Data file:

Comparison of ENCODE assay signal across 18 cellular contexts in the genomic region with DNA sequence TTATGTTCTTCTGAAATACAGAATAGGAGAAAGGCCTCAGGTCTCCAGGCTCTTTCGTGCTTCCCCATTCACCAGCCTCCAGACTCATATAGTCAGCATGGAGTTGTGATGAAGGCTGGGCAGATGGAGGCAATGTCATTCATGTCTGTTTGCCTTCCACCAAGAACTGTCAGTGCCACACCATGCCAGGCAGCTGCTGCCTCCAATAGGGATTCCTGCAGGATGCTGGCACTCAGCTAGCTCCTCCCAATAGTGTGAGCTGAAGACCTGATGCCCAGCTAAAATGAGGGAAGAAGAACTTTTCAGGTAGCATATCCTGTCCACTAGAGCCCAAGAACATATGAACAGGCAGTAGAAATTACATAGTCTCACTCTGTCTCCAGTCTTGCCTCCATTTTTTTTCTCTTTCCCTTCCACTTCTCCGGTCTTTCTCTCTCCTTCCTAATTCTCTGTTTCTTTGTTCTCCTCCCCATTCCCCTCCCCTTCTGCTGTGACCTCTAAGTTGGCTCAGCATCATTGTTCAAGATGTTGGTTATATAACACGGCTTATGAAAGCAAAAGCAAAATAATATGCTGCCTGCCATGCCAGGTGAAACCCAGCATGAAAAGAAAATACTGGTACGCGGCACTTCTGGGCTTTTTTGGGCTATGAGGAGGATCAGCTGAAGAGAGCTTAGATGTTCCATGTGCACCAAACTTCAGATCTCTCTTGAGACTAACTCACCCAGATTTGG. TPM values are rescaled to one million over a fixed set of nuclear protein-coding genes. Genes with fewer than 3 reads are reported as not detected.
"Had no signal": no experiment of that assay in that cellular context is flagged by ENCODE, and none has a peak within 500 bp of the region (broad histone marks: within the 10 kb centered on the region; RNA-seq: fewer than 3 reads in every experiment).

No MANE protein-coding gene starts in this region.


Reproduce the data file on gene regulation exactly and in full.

Comparison of ENCODE assay signal across 18 cellular contexts in the genomic region with DNA sequence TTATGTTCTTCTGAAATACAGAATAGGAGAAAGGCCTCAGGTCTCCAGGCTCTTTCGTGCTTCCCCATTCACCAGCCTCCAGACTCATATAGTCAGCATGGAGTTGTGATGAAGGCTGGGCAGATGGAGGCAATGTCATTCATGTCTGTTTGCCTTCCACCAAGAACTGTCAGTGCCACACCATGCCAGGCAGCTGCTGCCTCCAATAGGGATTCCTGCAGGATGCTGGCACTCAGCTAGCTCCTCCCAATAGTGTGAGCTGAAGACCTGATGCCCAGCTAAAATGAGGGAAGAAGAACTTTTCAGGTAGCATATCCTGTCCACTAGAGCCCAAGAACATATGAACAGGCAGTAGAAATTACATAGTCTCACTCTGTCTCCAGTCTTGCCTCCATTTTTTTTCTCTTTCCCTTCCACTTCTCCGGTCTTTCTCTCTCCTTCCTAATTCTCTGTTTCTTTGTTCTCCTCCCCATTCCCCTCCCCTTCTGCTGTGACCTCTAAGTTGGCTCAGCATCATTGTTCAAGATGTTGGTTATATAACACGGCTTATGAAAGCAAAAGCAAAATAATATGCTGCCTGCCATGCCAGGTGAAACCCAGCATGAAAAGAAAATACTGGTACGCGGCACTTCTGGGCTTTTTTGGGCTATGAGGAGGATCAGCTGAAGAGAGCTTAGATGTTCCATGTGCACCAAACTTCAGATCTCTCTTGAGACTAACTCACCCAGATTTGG. TPM values are rescaled to one million over a fixed set of nuclear protein-coding genes. Genes with fewer than 3 reads are reported as not detected.
"Had no signal": no experiment of that assay in that cellular context is flagged by ENCODE, and none has a peak within 500 bp of the region (broad histone marks: within the 10 kb centered on the region; RNA-seq: fewer than 3 reads in every experiment).

No MANE protein-coding gene starts in this region.